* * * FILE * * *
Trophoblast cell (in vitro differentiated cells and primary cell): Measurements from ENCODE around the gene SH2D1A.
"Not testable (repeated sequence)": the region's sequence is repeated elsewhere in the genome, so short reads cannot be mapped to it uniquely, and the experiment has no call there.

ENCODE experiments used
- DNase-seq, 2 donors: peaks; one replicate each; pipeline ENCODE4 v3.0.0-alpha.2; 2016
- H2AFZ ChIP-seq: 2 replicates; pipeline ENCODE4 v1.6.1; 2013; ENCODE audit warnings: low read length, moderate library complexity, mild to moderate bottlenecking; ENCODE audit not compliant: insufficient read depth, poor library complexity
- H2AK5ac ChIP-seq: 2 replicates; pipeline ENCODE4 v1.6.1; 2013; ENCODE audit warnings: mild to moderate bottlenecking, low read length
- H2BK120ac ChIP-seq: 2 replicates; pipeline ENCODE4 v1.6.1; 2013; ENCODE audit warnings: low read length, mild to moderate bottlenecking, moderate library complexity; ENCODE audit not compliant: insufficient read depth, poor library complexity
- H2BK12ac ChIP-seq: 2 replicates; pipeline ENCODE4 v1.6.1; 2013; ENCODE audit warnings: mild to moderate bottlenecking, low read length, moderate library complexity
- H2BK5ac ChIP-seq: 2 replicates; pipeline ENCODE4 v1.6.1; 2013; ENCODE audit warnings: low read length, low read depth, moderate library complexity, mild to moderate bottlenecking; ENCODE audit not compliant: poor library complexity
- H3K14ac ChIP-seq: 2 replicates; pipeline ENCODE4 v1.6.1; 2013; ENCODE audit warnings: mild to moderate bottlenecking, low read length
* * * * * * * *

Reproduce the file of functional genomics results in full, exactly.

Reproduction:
Trophoblast cell (in vitro differentiated cells and primary cell): Measurements from ENCODE around the gene SH2D1A.
"Not testable (repeated sequence)": the region's sequence is repeated elsewhere in the genome, so short reads cannot be mapped to it uniquely, and the experiment has no call there.

ENCODE experiments used
- DNase-seq, 2 donors: peaks; one replicate each; pipeline ENCODE4 v3.0.0-alpha.2; 2016
- H2AFZ ChIP-seq: 2 replicates; pipeline ENCODE4 v1.6.1; 2013; ENCODE audit warnings: low read length, moderate library complexity, mild to moderate bottlenecking; ENCODE audit not compliant: insufficient read depth, poor library complexity
- H2AK5ac ChIP-seq: 2 replicates; pipeline ENCODE4 v1.6.1; 2013; ENCODE audit warnings: mild to moderate bottlenecking, low read length
- H2BK120ac ChIP-seq: 2 replicates; pipeline ENCODE4 v1.6.1; 2013; ENCODE audit warnings: low read length, mild to moderate bottlenecking, moderate library complexity; ENCODE audit not compliant: insufficient read depth, poor library complexity
- H2BK12ac ChIP-seq: 2 replicates; pipeline ENCODE4 v1.6.1; 2013; ENCODE audit warnings: mild to moderate bottlenecking, low read length, moderate library complexity
- H2BK5ac ChIP-seq: 2 replicates; pipeline ENCODE4 v1.6.1; 2013; ENCODE audit warnings: low read length, low read depth, moderate library complexity, mild to moderate bottlenecking; ENCODE audit not compliant: poor library complexity
- H3K14ac ChIP-seq: 2 replicates; pipeline ENCODE4 v1.6.1; 2013; ENCODE audit warnings: mild to moderate bottlenecking, low read length